Daily cut fresh para grass is a forage traditionally used in medium or small rabbit farms in tropical Asian countries including Cambodia (Pok Samkol et al., 2007), Vietnam (Nguyen Thi Kim Dong et al., 2008), Thailand (Kijparkorn et al., 1988), the Philippines (Cortez et al., 1981), and India (Das et al., 2005; Ghosh et al., 2011). Little information is available about its use outside Asia with the exception of one study in Peru (Pinedo Ruiz, 1982). Because para grass is a traditional forage, feeding experiments with rabbits rarely aim to assess its nutritive value but instead tend to assess its replacement with forages such as Psophocarpus scandens or water hyacinth (Eichhornia crassipes) (Nguyen Van Thu et al., 2008; Nguyen Van Thu et al., 2009).

Fresh para grass used as a sole feed is not able to support rabbit maintenance (Saikia et al., 2004). For this reason it is employed together with other forages richer in protein, such as water spinach (Ipomoea aquatica) (Nguyen Thi Kim Dong et al., 2006), or more frequently with a concentrate generally offered in limited quantity (Ghosh et al., 2008; Kovitvadhi et al., 2016). The recommended proportion of fresh para grass and concentrate varies widely between experiments, from 20:80 to 80:20 on DM basis, depending on the forage and concentrate characteristics. A proportion of about 25% forage and 75% concentrate seems optimum for growing and reproducing rabbits (Bora et al., 2014; Kovitvadhi et al., 2016). If a balanced concentrate and fresh Brachiaria mutica are both proposed ad libitum to growing rabbits, para grass constitutes about 12% of the total voluntary DM intake, but the forage is of limited benefit since the voluntary intake of concentrate is not significantly increased (+1%) and the growth rate is not significantly reduced (-3%) when compared to the concentrate alone (Keeratikajorn et al., 2012). Therefore, fresh Brachiaria mutica (or hay) should be considered as a potential fibrous forage for rabbits with a relatively low content in protein (10-12%), to be used as a supplement to other raw materials or compound feeds.

Nutritional tables
Tables of chemical composition and nutritional value 

Avg: average or predicted value; SD: standard deviation; Min: minimum value; Max: maximum value; Nb: number of values (samples) used

Main analysis Unit Avg SD Min Max Nb  
Dry matter % as fed 27.7 8.9 11.1 56.8 283  
Crude protein % DM 8.4 3.8 3.5 21.4 325  
Crude fibre % DM 35.5 3.4 25.7 43.5 329  
Ether extract % DM 1.7 0.7 0.5 4.5 303  
Ash % DM 9.7 2.3 4.9 17 333  
Insoluble ash % DM 4.1 1.8 0.6 14.6 279  
Neutral detergent fibre % DM 72.3 5.6 56.8 86.2 44 *
Acid detergent fibre % DM 41.7 5.9 30.5 58.1 48 *
Lignin % DM 5.9 1.4 3 10 38 *
Gross energy MJ/kg DM 18 0.4 17.3 19 27 *
Minerals Unit Avg SD Min Max Nb  
Calcium g/kg DM 3.4 1 0.6 7.5 310  
Phosphorus g/kg DM 2.4 1.1 0.6 6.3 314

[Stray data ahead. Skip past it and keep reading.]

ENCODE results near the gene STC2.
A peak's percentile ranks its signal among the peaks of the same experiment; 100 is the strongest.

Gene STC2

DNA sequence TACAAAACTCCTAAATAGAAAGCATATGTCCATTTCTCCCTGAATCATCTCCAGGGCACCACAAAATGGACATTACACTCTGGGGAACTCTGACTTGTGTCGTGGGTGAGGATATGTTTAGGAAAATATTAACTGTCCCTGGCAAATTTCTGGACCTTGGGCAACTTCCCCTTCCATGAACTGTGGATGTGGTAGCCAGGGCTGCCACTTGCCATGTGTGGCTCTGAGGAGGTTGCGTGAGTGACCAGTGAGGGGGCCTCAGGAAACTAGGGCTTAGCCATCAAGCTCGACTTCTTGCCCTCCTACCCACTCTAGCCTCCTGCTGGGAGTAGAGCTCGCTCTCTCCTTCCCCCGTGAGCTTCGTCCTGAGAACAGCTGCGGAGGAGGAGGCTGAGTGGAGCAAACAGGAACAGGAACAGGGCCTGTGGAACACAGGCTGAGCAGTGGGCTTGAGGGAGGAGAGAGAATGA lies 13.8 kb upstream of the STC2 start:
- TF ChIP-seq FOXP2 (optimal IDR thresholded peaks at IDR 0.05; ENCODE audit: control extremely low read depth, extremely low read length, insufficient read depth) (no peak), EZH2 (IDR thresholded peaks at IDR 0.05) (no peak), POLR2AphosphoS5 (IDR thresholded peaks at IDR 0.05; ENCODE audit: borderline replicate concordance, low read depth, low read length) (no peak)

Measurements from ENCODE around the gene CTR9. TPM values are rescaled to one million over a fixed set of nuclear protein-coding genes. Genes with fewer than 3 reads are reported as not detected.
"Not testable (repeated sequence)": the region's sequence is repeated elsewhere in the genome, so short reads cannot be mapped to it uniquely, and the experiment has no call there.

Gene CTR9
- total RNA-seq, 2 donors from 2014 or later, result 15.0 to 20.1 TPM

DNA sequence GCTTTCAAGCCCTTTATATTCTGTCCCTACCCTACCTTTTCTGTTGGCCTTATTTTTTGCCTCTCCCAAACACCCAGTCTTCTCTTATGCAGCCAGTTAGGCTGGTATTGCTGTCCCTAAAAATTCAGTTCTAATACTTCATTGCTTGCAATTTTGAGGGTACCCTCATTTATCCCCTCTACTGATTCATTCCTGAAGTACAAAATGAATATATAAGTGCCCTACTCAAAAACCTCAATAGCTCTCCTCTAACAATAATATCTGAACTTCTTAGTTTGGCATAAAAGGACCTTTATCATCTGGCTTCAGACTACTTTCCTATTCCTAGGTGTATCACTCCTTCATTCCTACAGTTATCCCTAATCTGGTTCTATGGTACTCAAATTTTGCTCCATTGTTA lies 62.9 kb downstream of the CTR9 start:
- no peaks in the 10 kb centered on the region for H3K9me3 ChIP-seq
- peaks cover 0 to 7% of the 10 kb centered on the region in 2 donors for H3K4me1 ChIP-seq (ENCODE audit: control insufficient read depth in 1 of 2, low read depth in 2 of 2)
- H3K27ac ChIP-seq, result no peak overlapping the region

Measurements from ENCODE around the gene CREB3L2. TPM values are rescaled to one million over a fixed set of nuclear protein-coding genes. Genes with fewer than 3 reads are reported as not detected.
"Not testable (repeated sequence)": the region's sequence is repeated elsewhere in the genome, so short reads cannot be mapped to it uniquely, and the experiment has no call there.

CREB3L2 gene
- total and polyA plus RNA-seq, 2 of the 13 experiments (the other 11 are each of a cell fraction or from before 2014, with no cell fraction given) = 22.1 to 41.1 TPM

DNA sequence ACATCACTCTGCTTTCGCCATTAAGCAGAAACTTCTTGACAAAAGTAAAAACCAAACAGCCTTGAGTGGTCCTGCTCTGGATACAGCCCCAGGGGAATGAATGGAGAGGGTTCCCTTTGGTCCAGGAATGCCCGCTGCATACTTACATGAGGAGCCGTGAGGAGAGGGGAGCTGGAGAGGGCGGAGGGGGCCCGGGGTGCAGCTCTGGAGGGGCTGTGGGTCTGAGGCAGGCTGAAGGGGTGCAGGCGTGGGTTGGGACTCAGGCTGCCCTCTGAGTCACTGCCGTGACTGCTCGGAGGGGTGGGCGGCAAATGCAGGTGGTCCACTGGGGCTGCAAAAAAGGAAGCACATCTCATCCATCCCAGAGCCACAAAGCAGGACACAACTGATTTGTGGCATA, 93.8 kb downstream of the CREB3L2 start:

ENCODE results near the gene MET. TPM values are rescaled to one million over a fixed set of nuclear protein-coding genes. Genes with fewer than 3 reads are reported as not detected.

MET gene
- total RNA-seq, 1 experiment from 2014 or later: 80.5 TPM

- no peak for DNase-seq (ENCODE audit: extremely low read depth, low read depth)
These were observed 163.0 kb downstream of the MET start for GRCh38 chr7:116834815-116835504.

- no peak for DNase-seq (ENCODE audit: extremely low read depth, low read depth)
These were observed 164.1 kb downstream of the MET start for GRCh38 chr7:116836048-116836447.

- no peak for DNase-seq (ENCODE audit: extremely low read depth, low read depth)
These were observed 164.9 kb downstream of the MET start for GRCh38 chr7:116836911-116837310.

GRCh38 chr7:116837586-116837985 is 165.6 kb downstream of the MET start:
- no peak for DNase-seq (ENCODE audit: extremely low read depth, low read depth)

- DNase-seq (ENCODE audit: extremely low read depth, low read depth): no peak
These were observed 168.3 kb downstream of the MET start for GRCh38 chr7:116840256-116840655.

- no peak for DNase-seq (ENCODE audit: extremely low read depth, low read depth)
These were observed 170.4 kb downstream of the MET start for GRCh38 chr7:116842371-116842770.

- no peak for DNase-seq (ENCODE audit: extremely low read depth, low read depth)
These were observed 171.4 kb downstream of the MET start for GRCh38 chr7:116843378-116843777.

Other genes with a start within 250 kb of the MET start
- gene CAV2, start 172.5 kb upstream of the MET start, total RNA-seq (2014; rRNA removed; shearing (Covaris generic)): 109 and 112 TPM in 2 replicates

Magnesium g/kg DM 2.5 0.8 0.4 5.8 272  
Potassium g/kg DM 18.4 8.2 2.2 45.4 286  
Sodium g/kg DM 3.63 2.57 0.02 9.14 43  
Manganese mg/kg DM 180 97 31 489 60  
Zinc mg/kg DM 57 79 24 644 61  
Copper mg/kg DM 10 7 3 52 61  
Iron mg/kg DM 1493   250 3913 3  
Secondary metabolites Unit Avg SD Min Max Nb  
Tannins (eq. tannic acid) g/kg DM 10       1  
Ruminant nutritive values Unit Avg SD Min Max Nb  
DE ruminants MJ/kg DM 9.6       1 *
ME ruminants MJ/kg DM 7.8         *
Energy digestibility, ruminants % 54       1 *
OM digestibility, ruminants % 56 10 39 77 13 *
Nitrogen digestibility, ruminants % 52 16 26 74 13  

The asterisk * indicates that the average value was obtained by an equation.


Aumont et al., 1991; Bhannasiri, 1970; Butterworth, 1963; Campos et al., 2010; CIRAD, 1991; Dirven, 1962; FUSAGx/CRAW, 2009; Gowda et al., 2004; Gowda et al., 2005; Ho Quang Do et al., 2002; Holm, 1971; Kavita Sharma et al., 2006; Loosli et al., 1954; Murthy et al., 2013; Nasrullah et al., 2003; Nguyen Van Thu et al., 2009; Pozy et al., 1996; Prasad et al., 2005; Richard et al., 1989; Singh et al., 1992; Telford et al., 1947

Last updated on 24/11/2017 00:02:03

Main analysis Unit Avg SD Min Max Nb  
Dry matter % as fed 85 8.3 60.2 96.8 24  
Crude protein % DM 7.5 3 3.2 15 23  
Crude fibre % DM 33.6 3.1 30 43 23  
Ether extract % DM 1.8 0.3 0.9 2.4 23  
Ash % DM 11 2.3 7.2 18.2 23  
Insoluble ash % DM 5.8 5.9 0.9 14.2 6  
Neutral detergent fibre % DM 70.6       2 *
Acid detergent fibre % DM 39.5       2 *
Lignin % DM 5.4   5.3 7.7 2 *
Gross energy MJ/kg DM 17.6       2 *
Minerals Unit Avg SD Min Max Nb  
Calcium g/kg DM 3.2 1.6 1 6.3 12  
Phosphorus g/kg DM 3.5 1.3 1.4 5.7 15  
Magnesium g/kg DM 2.1 0.7 1.4 3.6 7  
Potassium g/kg DM 14.1 9 4.7 34.4 14  
Sodium g/kg DM 3.11 3.05 0.82 8.21 8  
Manganese mg/kg DM 117   94 140 2  
Zinc mg/kg DM 84   65 102 2  
Copper mg/kg DM 12   11 12 2  
Ruminant nutritive values Unit Avg SD Min Max Nb  
DE ruminants MJ/kg DM 8.2         *
ME ruminants MJ/kg DM 6.7         *
Energy digestibility, ruminants % 47         *
OM digestibility, ruminants % 50   49 51 2 *
Nitrogen digestibility, ruminants % 43   35 50 4  

The asterisk * indicates that the average value was obtained by an equation.


Chandrasekaran et al., 1989; CIRAD, 1991; Holm, 1971; Holm, 1971; Serra et al., 1996

Last updated on 24/11/2017 00:01:21

Datasheet citation 

Heuzé V., Thiollet H., Tran G., Sauvant D., Lebas F., 2018. Para grass (Brachiaria mutica). Feedipedia, a programme by INRAE, CIRAD, AFZ and FAO. https://www.feedipedia.org/node/486 Last updated on May 28, 2018, 11:51